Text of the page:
JH: Suppose you’re interested in predicting energy usage in buildings. Knowing how much energy is going to be used by a building an hour or two in advance can save energy and money. The amount of energy that a building uses varies quite a bit hour by hour and day by day depending on many factors, such as the day of the week, the weather, how many people are in the building, and what’s going on in the neighborhood. We feed all this information into our product, and it learns to predict future energy usage. There are two big challenges to doing this. First, how do you build a model for not just one building but for every building in a city? Second, how do you make sure that the model changes when the world changes, such as at different hours of the day? Our product solves these two problems by having a system that learns versus one that is programmed.
That’s just one example. We’re in the very beginning of where this technology will lead us. Ultimately, learning systems based on brain architecture will have as big an impact on our world as computers have today.
What kind of impact? How might this kind of technology transform the future?
JH: Imagine a future where there are many billions of sources of data. Every phone, every car, every building, every website, every appliance will be capturing information. Some people call this the Internet of things. Brainlike systems will allow us to understand the patterns in those massive streams of data and act on those patterns. They will help us detect fraud, increase manufacturing efficiencies, and improve health care. Brainlike systems will be as pervasive as computers.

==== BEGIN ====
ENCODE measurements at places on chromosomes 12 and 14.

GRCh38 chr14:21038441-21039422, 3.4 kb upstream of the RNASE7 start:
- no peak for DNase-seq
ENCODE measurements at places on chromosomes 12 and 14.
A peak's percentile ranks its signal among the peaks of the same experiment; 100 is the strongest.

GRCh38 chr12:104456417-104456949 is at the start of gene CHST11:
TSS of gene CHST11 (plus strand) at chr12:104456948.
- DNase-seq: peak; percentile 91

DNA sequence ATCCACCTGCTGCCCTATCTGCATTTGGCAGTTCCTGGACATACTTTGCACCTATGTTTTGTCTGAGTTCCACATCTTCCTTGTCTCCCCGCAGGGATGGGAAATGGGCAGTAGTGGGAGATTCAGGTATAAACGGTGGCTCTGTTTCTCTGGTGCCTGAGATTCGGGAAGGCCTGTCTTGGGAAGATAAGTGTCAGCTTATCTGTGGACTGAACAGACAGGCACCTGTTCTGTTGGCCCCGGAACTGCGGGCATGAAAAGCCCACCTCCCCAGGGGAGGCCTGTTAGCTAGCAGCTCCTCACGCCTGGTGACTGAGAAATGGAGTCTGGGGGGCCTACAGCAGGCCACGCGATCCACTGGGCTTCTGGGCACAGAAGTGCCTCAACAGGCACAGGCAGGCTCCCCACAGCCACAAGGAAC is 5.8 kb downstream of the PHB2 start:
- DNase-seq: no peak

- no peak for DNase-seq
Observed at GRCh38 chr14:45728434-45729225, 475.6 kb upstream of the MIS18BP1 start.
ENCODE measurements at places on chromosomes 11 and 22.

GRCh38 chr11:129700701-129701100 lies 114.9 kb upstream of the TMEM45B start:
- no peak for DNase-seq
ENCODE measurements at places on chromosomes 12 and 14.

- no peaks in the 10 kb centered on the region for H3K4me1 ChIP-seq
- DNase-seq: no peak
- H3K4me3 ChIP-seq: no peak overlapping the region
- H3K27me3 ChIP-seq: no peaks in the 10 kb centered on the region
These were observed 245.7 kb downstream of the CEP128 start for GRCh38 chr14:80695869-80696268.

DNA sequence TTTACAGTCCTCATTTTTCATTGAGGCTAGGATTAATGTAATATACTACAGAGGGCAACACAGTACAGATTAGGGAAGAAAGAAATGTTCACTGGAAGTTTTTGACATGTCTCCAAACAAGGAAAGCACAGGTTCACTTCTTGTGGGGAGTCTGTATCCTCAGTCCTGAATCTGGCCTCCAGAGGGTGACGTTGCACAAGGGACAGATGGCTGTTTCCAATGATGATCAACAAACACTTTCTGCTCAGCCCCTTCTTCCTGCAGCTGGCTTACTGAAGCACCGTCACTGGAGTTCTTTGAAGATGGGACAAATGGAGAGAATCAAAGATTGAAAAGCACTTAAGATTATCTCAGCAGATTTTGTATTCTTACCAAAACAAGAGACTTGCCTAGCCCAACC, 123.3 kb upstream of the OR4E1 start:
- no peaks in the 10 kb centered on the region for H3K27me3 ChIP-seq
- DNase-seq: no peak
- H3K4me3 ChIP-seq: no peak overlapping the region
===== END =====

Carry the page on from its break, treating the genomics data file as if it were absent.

Now let’s go out 50 years from now. I have no doubt we can build brainlike systems that are larger and faster than human brains. This doesn’t imply we will have humanlike robots like you see in popular fiction. I don’t think that’s likely. Instead, intelligent systems will no longer just help us manage our everyday world. They will most likely be powerful enough to assist us with complicated research in physics, cosmology, and mathematics. Science is fundamentally about finding patterns and making predictions, and that is what the brain is good at. Imagine having a thousand supersmart physicists who can think a million times faster than a human, 24 hours a day, and assigning them to work on a problem. This is in the realm of possibility. Of course no one can know what the future holds, but for me, the most exciting aspect of intelligent machines is their potential for accelerating scientific discovery.
How will we work with these new brain-based computers? Will they be in charge, or will we?